16. 16. Asynchronous Transfer Mode (ATM) Networks <ul><li>ATM uses connection-oriented switches to permit senders and receivers to communicate by establishing a dedicated circuit </li></ul><ul><ul><li>Data travels in fixed 53-byte cells </li></ul></ul><ul><ul><li>Five bytes are used for header information and 48 bytes are used for data </li></ul></ul><ul><ul><li>Data transfer rate can reach up to 9,953 Mbps </li></ul></ul>
  17. 17. Networking Components <ul><li>Baseband uses a digital transmission pulse at a single fixed frequency </li></ul><ul><ul><li>Entire bandwidth of the cable is used to transmit one data signal </li></ul></ul><ul><ul><li>Limits any cable strand to either half duplex or full duplex </li></ul></ul>
  18. 18. Networking Components <ul><li>Broadband uses analog transmission over a continuous range of values </li></ul><ul><ul><li>Travels one way only in optical waves </li></ul></ul><ul><ul><li>Necessary to have two channels, one for receiving and one for sending data </li></ul></ul><ul><ul><li>More than one transmission can operate on a single cable </li></ul></ul>
  19. 19. Networking Components <ul><li>Media: Cables and Wireless </li></ul><ul><ul><li>Coaxial cable was the first type of cable used to network computers </li></ul></ul><ul><ul><li>Coaxial cables are made of a thick copper core with an outer metallic shield used to reduce external interference </li></ul></ul><ul><ul><li>Twisted pair cable comes in seven different categories. </li></ul></ul>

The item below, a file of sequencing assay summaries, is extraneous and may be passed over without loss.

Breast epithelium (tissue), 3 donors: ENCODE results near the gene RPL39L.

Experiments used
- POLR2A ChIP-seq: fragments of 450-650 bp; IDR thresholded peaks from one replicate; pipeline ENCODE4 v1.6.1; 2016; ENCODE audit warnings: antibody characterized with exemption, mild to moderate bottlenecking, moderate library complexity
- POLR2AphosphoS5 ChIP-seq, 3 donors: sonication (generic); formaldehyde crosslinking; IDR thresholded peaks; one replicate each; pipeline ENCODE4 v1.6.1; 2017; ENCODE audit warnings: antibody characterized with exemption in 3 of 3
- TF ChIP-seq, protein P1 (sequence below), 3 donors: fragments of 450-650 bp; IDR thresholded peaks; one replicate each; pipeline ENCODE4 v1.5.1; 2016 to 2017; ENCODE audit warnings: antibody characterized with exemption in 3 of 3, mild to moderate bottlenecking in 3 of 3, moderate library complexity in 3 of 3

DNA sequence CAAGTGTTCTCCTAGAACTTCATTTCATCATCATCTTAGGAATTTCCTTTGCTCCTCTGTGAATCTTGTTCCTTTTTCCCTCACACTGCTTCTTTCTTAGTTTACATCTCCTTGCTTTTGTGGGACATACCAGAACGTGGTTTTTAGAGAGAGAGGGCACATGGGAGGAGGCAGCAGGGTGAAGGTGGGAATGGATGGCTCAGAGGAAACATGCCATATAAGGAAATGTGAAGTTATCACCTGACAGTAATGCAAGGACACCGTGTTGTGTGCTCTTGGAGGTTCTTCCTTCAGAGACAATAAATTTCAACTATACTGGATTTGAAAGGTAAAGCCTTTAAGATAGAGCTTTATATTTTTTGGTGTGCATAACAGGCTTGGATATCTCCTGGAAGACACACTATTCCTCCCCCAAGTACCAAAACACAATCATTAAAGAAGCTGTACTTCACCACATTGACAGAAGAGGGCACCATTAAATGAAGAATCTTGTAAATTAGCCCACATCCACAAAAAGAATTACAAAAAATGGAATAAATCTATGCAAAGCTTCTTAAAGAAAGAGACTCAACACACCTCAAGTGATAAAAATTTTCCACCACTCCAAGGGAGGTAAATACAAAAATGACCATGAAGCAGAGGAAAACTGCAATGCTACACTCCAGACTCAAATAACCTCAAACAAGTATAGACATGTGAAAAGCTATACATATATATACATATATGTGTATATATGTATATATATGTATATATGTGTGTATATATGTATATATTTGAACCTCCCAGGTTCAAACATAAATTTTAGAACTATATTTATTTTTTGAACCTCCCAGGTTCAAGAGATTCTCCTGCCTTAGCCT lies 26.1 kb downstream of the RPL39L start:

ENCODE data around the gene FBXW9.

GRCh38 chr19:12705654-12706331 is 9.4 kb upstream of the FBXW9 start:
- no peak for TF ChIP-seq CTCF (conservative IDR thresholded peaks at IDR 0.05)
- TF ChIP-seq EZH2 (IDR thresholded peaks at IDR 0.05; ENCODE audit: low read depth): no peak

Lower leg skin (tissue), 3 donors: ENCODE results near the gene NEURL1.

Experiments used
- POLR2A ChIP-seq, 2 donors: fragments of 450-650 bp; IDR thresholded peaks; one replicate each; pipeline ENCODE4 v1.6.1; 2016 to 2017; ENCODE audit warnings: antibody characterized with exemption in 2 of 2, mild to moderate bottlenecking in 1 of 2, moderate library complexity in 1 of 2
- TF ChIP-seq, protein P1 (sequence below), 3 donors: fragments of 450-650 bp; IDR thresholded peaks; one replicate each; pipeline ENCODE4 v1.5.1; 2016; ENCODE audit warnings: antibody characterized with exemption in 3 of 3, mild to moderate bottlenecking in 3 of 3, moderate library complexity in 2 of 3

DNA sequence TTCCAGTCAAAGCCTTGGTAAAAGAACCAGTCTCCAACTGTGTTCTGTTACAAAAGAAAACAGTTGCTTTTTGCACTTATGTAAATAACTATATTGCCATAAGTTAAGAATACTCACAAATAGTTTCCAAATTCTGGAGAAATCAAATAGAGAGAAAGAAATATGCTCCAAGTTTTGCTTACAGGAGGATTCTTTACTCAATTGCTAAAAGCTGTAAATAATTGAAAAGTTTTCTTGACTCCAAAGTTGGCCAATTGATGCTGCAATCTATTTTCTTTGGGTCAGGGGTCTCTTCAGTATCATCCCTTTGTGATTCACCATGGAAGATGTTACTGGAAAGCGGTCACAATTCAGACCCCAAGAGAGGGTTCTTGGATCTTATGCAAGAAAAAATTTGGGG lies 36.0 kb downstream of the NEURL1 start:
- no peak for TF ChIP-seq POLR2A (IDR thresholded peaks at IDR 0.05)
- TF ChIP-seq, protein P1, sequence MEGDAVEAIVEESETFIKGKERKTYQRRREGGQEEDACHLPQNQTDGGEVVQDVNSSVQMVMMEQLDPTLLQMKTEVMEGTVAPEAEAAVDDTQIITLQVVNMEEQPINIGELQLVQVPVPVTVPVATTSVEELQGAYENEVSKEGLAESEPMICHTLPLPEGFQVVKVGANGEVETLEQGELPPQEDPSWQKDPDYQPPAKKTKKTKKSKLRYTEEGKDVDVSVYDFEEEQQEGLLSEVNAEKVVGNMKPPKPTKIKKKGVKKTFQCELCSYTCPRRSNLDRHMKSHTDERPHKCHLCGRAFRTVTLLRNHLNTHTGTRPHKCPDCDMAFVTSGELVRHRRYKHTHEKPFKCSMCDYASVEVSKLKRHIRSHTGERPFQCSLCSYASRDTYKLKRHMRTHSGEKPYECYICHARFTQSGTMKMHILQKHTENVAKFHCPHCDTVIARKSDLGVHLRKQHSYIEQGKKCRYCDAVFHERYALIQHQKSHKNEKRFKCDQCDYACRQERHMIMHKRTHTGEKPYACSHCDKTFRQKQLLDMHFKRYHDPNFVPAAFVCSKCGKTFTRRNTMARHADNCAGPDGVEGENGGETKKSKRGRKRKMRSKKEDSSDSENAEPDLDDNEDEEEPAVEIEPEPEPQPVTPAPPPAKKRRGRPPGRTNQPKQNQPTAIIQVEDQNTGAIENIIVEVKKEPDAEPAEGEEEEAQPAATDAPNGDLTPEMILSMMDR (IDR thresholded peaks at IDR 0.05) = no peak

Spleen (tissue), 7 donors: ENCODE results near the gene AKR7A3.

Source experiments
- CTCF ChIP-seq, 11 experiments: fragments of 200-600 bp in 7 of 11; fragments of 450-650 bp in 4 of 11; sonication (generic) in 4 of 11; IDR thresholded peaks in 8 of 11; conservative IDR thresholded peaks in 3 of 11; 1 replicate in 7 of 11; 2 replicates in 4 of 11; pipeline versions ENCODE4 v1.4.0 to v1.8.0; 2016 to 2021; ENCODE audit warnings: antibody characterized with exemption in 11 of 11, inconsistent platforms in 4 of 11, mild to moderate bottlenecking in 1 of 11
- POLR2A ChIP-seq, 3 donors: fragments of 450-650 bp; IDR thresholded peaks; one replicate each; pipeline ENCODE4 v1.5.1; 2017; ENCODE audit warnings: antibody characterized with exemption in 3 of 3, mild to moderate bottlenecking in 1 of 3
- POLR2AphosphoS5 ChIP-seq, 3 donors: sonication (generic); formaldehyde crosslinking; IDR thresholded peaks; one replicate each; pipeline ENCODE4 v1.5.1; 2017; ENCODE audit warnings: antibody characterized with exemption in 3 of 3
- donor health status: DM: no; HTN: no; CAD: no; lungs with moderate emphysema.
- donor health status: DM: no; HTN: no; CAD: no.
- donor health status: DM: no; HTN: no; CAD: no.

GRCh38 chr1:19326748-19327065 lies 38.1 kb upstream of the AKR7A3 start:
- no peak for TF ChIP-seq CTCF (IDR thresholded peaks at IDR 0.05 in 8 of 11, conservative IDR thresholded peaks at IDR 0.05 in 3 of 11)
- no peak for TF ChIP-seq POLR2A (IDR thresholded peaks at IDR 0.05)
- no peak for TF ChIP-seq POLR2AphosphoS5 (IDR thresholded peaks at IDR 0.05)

20. 20. Networking Components <ul><li>Media: Cables and Wireless </li></ul><ul><ul><li>Twisted-pair cabling is either unshielded (UTP) or shielded (STP) </li></ul></ul><ul><ul><li>Fiber was designed for transmissions at higher speeds over longer distances </li></ul></ul><ul><ul><li>Fiber uses light pulses for signal transmission, making it immune to RFI, EMI, and eavesdropping </li></ul></ul>
  21. 21. Networking Components <ul><li>Media: Cables and Wireless </li></ul><ul><ul><li>Wireless network refers to technology that allows two or more computers to communicate using standard network protocols, but without network cabling </li></ul></ul><ul><ul><li>Wireless networking hardware requires the use of technology that deals with data transmission over radio frequencies </li></ul></ul>
  22. 22. Networking Components <ul><li>Media: Cables and Wireless </li></ul><ul><ul><li>Most widely used wireless standard is the IEEE 802.11 standard </li></ul></ul><ul><ul><li>The IEEE standards for wireless are 802.11a and 802.11b </li></ul></ul>
  23. 23. Networking Components <ul><li>A hub is a multiport repeater that retransmits a signal on all ports </li></ul><ul><ul><li>Operates at Layer 1 of the OSI model </li></ul></ul><ul><ul><li>Can connect segments or a network </li></ul></ul><ul><ul><li>Cannot segment a network </li></ul></ul>
  24. 24. Networking Components <ul><li>A bridge can connect two different types of topologies </li></ul><ul><ul><li>Does not understand anything above the Data Link layer </li></ul></ul><ul><ul><li>Moves data more rapidly </li></ul></ul><ul><ul><li>Takes longer to transmit because it analyzes each packet </li></ul></ul>
  25. 25. Networking Components <ul><li>Switches operate at the Data Link layer of the OSI model </li></ul><ul><ul><li>Packet forwarding decisions are based on MAC addresses </li></ul></ul><ul><ul><li>Determines from a physical address (MAC address) which device a packet is intended for and switches it out toward that device </li></ul></ul>